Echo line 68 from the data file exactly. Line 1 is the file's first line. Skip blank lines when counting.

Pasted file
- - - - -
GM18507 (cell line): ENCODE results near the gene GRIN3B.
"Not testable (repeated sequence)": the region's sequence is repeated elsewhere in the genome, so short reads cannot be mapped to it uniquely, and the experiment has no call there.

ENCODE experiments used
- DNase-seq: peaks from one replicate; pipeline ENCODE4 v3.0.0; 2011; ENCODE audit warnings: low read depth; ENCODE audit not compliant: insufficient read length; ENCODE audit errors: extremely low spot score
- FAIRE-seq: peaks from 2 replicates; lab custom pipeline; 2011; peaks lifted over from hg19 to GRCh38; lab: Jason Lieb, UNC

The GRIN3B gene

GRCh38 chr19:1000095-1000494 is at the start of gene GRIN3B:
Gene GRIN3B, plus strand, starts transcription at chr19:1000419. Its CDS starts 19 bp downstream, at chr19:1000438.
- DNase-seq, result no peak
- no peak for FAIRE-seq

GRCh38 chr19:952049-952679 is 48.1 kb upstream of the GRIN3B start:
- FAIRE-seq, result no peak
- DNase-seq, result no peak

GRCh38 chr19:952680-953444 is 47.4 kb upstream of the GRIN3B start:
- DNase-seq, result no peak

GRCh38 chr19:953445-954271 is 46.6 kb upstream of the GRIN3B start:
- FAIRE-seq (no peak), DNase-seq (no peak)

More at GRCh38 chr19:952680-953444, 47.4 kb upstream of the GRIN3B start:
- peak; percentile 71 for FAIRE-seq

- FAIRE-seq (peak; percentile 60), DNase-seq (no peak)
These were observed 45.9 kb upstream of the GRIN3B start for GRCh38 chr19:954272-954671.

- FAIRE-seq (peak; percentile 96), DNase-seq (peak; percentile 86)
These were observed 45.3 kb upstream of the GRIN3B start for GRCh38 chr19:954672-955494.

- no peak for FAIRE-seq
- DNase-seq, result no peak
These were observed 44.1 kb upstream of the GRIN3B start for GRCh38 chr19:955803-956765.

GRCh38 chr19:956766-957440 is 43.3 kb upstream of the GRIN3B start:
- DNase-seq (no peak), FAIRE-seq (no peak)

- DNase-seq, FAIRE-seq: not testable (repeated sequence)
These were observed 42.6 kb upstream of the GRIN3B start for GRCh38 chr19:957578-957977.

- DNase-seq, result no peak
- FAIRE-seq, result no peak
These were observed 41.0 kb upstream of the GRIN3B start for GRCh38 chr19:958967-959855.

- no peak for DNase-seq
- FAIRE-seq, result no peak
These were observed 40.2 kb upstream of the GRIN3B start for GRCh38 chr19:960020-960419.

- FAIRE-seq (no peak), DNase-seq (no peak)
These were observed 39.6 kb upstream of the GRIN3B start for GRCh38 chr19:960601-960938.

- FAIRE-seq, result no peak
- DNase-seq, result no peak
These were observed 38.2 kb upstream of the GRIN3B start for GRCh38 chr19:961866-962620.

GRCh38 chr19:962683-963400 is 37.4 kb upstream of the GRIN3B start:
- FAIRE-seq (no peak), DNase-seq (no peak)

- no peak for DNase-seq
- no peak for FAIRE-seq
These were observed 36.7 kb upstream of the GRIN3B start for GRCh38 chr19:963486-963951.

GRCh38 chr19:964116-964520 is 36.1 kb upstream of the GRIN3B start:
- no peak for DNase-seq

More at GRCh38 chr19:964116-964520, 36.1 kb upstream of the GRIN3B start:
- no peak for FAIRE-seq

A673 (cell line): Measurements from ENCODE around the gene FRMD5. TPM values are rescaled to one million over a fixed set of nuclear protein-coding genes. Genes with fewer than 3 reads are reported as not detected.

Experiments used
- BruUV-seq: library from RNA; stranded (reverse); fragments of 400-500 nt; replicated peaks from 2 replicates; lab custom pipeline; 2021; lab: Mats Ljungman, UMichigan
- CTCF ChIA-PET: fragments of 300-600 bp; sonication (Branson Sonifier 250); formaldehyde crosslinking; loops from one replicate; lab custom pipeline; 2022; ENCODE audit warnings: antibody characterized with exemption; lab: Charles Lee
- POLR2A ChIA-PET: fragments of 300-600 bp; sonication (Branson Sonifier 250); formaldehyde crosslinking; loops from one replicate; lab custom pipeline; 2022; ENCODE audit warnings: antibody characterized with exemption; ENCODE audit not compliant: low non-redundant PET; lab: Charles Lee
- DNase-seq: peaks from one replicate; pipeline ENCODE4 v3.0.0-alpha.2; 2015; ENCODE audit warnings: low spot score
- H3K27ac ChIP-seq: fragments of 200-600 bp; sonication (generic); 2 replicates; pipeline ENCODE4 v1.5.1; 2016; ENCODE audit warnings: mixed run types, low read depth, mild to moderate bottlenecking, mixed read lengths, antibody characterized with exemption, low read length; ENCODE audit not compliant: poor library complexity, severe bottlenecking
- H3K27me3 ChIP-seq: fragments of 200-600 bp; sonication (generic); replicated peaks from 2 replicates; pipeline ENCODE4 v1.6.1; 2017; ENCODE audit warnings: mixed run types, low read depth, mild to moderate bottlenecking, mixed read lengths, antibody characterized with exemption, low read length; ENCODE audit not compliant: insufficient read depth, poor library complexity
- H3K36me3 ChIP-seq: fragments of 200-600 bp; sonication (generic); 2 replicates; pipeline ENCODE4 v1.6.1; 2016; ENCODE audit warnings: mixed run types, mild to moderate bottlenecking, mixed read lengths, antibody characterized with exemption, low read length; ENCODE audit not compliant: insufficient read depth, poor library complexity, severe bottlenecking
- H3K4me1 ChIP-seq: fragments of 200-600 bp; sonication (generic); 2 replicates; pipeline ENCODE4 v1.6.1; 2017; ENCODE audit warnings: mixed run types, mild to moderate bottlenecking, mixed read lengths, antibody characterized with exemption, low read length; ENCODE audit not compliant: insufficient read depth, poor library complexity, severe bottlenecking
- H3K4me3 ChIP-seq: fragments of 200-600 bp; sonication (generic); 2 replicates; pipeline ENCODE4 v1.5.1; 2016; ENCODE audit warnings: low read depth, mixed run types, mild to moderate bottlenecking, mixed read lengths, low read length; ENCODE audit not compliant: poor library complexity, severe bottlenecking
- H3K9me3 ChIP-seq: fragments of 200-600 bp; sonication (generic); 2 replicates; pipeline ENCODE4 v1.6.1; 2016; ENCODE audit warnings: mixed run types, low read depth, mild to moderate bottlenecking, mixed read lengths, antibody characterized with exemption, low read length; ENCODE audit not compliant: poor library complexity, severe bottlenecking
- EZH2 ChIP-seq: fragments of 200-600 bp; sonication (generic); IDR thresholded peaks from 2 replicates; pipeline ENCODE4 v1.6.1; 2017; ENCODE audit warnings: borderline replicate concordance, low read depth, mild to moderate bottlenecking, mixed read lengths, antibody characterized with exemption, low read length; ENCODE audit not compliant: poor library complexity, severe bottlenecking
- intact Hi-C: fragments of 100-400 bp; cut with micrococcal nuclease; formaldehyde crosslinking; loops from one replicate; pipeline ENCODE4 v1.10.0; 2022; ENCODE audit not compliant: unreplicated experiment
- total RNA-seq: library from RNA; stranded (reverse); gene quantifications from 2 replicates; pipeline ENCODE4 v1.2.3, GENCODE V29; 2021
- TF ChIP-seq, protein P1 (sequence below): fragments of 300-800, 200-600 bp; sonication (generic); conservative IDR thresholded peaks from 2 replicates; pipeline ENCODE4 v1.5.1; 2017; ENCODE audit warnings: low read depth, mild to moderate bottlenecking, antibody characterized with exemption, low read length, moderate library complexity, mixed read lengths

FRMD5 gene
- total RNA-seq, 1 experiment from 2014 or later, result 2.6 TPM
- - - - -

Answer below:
- total RNA-seq, 1 experiment from 2014 or later, result 2.6 TPM